On Aug. 21, the moon will slip between Earth and sun, casting a roughly 70-mile-wide shadow that will race across the United States from Oregon to South Carolina, Whereby millions of Americans will have a chance to enjoy — and study -spectacular event. This is the first coast-to-coast total solar eclipse in 99 years. It has been dubbed, aka the “Great American Eclipse.”
Watch a live NASA stream of the eclipse as it travels across the continental United States, calculate your view with our interactive eclipse map and get a virtual view in our eclipse simulator. While you wait, check out some of the Smithsonian Astrophysical Observatory’s solar research and get even closer to the sun with near-live views from space.
is from the makers of Sky Safari, one of the leading astronomy programs for computers, tablets and smartphones. Sky Safari code also powers the same interactive map and planetarium view used by the Smithsonian app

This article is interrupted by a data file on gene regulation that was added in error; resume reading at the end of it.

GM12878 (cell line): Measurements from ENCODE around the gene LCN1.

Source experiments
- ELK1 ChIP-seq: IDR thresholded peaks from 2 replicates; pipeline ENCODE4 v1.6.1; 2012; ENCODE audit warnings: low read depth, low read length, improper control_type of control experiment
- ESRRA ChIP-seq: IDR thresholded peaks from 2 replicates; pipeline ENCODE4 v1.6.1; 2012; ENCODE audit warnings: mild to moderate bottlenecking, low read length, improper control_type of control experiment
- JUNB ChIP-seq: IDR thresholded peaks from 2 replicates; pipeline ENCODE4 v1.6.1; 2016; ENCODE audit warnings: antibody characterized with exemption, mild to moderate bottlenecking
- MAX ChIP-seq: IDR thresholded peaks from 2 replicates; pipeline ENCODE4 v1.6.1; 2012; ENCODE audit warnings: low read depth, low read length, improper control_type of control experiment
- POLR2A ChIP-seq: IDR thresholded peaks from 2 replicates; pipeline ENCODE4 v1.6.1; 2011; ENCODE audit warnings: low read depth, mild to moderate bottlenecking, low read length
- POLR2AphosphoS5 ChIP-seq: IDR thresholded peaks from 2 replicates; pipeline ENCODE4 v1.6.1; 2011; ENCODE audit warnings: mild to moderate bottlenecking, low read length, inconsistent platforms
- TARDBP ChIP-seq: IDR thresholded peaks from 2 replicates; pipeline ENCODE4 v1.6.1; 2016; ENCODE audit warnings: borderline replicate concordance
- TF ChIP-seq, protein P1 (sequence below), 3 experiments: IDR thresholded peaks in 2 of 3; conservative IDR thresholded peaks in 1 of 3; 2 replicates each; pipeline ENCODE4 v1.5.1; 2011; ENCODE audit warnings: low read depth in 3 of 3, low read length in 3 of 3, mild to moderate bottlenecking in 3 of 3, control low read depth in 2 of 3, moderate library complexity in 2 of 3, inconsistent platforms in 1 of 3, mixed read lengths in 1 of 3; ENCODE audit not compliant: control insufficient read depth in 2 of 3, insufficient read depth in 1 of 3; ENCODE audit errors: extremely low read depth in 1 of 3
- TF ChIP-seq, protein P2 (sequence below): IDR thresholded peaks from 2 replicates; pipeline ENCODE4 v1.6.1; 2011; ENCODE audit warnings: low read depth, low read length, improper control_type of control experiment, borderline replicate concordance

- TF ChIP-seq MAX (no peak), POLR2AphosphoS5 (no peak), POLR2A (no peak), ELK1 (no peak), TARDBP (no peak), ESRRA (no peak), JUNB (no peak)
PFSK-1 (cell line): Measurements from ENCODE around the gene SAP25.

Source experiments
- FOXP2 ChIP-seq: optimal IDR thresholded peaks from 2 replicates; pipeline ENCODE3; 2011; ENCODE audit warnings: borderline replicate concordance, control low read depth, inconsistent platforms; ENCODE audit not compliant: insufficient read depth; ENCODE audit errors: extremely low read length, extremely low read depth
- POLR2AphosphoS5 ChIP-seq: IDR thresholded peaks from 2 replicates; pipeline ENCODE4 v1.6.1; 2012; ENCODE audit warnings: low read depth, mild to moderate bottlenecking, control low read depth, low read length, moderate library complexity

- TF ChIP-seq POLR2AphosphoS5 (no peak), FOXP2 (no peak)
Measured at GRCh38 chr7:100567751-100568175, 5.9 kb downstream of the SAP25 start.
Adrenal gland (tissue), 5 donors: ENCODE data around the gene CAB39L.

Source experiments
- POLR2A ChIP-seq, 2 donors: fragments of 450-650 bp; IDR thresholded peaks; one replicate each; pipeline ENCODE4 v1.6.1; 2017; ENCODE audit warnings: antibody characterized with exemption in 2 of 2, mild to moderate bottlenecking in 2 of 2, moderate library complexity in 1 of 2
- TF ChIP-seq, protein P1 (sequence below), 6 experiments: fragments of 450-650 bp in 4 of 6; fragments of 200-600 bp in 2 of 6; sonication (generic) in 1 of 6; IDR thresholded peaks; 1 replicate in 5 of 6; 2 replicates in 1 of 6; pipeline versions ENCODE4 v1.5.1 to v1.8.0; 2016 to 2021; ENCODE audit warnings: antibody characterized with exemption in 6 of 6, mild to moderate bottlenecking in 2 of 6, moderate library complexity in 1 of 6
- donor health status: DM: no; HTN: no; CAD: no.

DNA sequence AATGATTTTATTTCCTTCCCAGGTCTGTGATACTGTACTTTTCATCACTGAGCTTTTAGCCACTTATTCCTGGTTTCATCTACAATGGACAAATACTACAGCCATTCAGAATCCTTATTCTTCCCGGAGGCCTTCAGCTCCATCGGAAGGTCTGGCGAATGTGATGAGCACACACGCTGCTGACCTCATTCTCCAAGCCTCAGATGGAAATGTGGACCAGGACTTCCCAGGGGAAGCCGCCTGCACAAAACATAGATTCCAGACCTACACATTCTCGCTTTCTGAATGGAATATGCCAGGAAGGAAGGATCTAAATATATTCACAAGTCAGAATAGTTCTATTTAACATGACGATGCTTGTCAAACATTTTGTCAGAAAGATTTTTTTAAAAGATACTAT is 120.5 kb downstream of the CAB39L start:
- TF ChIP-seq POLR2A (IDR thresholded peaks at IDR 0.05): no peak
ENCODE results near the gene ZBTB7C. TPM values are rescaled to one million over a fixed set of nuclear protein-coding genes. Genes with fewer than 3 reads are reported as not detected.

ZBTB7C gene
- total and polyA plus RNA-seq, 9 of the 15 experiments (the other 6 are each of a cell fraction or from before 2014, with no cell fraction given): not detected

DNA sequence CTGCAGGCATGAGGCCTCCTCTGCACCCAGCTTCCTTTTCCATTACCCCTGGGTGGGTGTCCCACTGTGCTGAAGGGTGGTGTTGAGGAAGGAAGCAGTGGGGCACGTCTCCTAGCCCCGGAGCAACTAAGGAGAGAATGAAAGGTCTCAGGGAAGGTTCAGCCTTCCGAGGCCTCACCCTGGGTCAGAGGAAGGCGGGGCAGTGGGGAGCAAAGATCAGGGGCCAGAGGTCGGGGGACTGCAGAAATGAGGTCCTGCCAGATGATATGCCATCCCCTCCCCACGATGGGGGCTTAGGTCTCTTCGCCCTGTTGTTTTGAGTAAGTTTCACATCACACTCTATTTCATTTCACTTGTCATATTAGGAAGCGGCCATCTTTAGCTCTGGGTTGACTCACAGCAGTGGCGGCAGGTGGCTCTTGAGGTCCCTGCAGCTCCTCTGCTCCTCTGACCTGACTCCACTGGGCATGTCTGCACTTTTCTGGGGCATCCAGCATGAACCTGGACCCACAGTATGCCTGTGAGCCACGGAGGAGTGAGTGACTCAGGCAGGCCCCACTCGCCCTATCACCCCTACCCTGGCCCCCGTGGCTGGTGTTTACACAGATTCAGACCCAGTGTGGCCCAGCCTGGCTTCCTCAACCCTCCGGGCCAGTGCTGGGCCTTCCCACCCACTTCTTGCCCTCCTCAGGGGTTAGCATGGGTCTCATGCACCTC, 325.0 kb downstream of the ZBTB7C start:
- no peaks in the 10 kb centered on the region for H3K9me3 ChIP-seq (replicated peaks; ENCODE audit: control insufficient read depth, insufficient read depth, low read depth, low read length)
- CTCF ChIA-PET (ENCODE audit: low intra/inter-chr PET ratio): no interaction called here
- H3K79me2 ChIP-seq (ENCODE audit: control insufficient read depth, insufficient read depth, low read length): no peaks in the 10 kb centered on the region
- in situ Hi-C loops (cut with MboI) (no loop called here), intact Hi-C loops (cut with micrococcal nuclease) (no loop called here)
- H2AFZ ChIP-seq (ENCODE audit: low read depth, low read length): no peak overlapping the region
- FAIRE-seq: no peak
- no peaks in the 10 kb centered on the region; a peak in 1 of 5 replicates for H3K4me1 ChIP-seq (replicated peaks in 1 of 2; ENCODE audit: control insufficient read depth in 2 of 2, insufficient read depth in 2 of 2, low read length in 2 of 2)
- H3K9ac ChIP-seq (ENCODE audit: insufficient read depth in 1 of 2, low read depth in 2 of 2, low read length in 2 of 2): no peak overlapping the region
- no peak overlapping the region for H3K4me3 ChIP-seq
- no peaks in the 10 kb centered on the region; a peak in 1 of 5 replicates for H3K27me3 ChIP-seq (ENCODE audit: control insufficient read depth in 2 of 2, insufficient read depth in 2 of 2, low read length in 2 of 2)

Never look directly at the Sun. You can seriously hurt your eyes, and even go blind. Proper eye protection, like eclipse glasses or a Sun filter, is the only safe option. Sunglasses don’t work.
According to NASA, the following materials should never be used to view a solar eclipse:
- sunglasses of any kind
- color film
- medical X-ray film
- smoked glass
- floppy disks
Asteroid 2012 TC4 hasn’t been seen since five years ago, but calculations of its trajectory told astronomers that it would return in October 2017. NASA and the ESA plan to use it as a test run for the international Planetary Defense network, and have now been able to calculate its trajectory. To help prevent a disaster from occurring again, NASA has established the Planetary Defense Coordination Office to detect and track near-Earth objects.
Based on observations, the astronomers have determined that TC4 will pass within 50,100 km (31,130 miles) of Earth at 5:41 Universal Time on October 12, 2017. That’s 13 percent of the distance between the Earth and the Moon.